Mean droplet size (MDS) and zeta potential (ZP) measurements

The mean droplet sizes (MDS) of the selected formulae were shown in (Table 1). The MDS of the selected formulae ranged from 32.33 ± 3.81 to 101.5 ± 9.86 nm. The PDI of all TC-NE were in the range of 0.11 ± 0.01: 0.41 ± 0.07 revealing narrow size distributions and good homogeneity (Table 1). The formulated TC-NE possessed ZP values ranged from -25.45±3.43 to -33.47±2.11 mV (Table 1).


Transmission electron microscopy

TEM micrography showed spherical globules with uniform droplet size distribution. Representative micrography of F1 and F2 was shown in Figure 2.



The globules of F1 (Figure 2a) and F2 (Figure 2b) seemed to have a comparable size to that calculated by photon correlation spectroscopy.


Pharmacokinetic analysis

In this study, there was no apparent clinical sign noticed in rabbits received a single dose (50 mg/kg) of TC-NE formula or TC-Powder in both IV and oral routes. Graphs of the tetracycline-time relationship in plasma after a single IV and oral administration of TC-NE and TC- Powder were presented in (Figures 3 and 4). The highest plasma tetracycline concentration was after 0.5 and 1 hour from administration and persisted for at least 7 hours and 11 hours after oral administration in TC-Powder and TC-NE groups, respectively. The prolonged persistence of tetracycline in rabbits plasma after IV and oral administration of TC-NE enhanced the time dependent activity of tetracycline. The sustained release suggestion of the TC-NE formula is indicated by the prolonged absorption half-life time t1/2ka (0.518 ± 0.091 h.) and distribution half-life time t1/2α (0.550 ± 0.090 h.) than that in TC- powder (t1/2ka 0.253 ± 0.023 h. and t1/2α 0.253 ± 0.023h.). In addition, the MRT was significantly prolonged (3.93 ± 0.47 hrs.) for the TC-NE formula than for TC- Powder (2.77 ± 0.29 hrs.). The prolonged t1/2ka, t1/2α and tmax for the TC-NE formula indicated the persistence of Tetracycline for prolonged time with higher AUC, which is reflected by the higher bioavailability of TC-NE (29.2 ± 2.3 %) than that for TC-powder (13.9 ± 0.8%) after oral administration.


The pharmacokinetics variables that describe the two compartment disposition of tetracycline following a single oral and IV administration of TC-Powder and TC-NE formulas presented in (Table 2).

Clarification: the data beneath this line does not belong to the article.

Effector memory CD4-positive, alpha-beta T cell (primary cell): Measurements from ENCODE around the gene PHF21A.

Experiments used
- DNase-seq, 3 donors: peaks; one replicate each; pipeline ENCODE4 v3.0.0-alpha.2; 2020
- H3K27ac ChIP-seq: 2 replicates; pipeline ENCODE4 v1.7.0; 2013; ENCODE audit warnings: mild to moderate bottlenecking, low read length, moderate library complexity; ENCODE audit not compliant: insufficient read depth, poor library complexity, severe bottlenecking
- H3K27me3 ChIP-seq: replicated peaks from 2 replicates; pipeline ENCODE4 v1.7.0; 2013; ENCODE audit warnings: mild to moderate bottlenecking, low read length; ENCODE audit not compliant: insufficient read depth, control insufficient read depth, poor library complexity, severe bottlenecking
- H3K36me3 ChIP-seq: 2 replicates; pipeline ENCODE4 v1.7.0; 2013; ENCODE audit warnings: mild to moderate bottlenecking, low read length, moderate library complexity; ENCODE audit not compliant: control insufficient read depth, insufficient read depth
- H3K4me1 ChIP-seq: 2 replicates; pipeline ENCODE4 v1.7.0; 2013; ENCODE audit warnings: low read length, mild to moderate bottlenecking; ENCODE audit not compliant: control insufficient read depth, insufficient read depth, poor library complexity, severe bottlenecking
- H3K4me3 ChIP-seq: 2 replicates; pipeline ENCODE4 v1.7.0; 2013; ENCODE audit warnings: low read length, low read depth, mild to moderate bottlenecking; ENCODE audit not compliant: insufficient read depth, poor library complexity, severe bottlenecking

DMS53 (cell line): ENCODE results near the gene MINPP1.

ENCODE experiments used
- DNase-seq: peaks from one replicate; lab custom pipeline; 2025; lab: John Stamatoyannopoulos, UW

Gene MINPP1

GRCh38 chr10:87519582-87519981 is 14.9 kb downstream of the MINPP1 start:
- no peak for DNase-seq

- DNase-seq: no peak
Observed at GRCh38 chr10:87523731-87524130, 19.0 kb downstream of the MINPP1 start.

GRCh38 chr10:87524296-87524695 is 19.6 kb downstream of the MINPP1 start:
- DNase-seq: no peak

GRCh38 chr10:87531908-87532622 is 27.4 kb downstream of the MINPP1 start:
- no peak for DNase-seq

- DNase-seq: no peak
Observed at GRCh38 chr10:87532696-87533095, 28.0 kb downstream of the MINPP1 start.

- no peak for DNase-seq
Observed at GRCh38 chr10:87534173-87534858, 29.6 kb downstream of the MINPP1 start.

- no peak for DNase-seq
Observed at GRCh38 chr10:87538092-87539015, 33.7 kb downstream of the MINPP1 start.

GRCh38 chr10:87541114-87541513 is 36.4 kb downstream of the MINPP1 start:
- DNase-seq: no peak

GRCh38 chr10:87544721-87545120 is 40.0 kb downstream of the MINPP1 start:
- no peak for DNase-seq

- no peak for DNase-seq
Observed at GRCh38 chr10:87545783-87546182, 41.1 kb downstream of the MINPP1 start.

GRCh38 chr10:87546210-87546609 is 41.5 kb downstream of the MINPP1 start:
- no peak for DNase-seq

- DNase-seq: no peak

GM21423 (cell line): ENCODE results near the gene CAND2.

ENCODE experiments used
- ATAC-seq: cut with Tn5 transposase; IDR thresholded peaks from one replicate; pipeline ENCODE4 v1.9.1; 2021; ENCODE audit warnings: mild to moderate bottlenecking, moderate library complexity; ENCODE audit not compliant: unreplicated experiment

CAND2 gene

Six systems composed of one of the two oils; IPM (ester of a long-chain fatty acid) or MIG (triglycerides of medium-chain fatty acids), surfactants; Cremophor RH40 (non-ionic surfactant, HLB=14-16) and cosurfactant; PEG 400 by the water titration method, Oil/water (o/w) (Kommuru et al., 2001). PEG 400 as being a cosurfactant; reduced the critical packing values (CPP). Oil/water (o/w) nanoemulsions ready owing to the high HLB value of the surfactant of the surfactants (Shinoda et al., 1991).


Table 1: Mean droplet size (MDS), zeta potential (ZP) measurements and polydispersity index (PDI) of selected formulae.


Formula Composition Mean droplet size (MDS) nm

Zeta potential

(ZP) mV

Polydispersity index (PDI)
Miglyol Cremophor RH40/PEG400 (1:1) Water
F1 10 50 40 32.33 ± 3.81 -33.47 ± 2.11 0.11 ± 0.01
F2 15 50 35 52.79 ± 4.38 -28.90 ± 4.22 0.21 ± 0.00
F3 20 50 30 101.5 ± 9.86 -25.45 ± 3.43 0.41 ± 0.07
Drug-free Nanoemulsion (NE) 10 50 40 25.52 ± 3.37 -31.56 ± 3.92 0.10 ± 0.00


Table 2: Tetracycline pharmacokinetic parameters in plasma after oral and IV administration of tetracycline HCl powder (TC-Powder) and tetracycline Hcl loaded nanoemulsion (TC-NE) (50 mg/kg b.wt) in male white new zealand rabbits. Tetracycline concentration was assessed using High Performance Liquid Chromatography (Mean ± SD, n=8). P value <0.05 was considered significant (*) while, P value <0.005 was considered highly significant (**).


Parameter Unit Oral administration IV administration
Tetracycline HCl powder (TC-Powder)

Tetracycline loaded nanoemulsion


Tetracycline HCl powder


Tetracycline loaded nanoemulsion


k10 1/h 1.49 ± 0.11 0.700 ± 0.102**    
k12 1/h 0.969 ± 0.208 0.379 ± 0.104** 0.608 ± 0.241 0.795 ± 0.165
k21 1/h 0.391 ± 0.135 0.406 ± 0.335 1.09 ± 0.29 1.26 ± 0.16


h 0.265 ± 0.025 0.550 ± 0.090 ** 0.289 ± 0.0446 0.247 ± 0.0289


h 3.33 ± 0.68 4.22 ± 1.66 1.20 ± 0.26 1.12 ± 0.09


h 0.253 ± 0.023 0.518 ± 0.091**    
CL L.h/kg 4.350 ± 0.2522 0.800 ± 0.1398** 0.602 ± 0.0304 0.67 ± 0.026


h 0.397 ± 0.033 0.869 ± 0.059**    


μg/ml 6.78 ± 0.66 6.38 ± 0.91    


μg/ml.h 11.5 ± 0.6 21.8 ± 2.08** 74.8 ± 2.9 83.3 ± 4.2**


32.0 ± 4.4 86.3 ± 17.4** 99.3 ± 20.2 87.1 ± 4.2
MRT h 2.77 ± 0.29 3.93 ± 0.47** 1.19 ± 0.20 1.17 ± 0.06
T> MIC h 7.1 ± 0.32 10.36 ± 0.64**    
F % 13.9 ± 0.8 29.2 ± 2.3**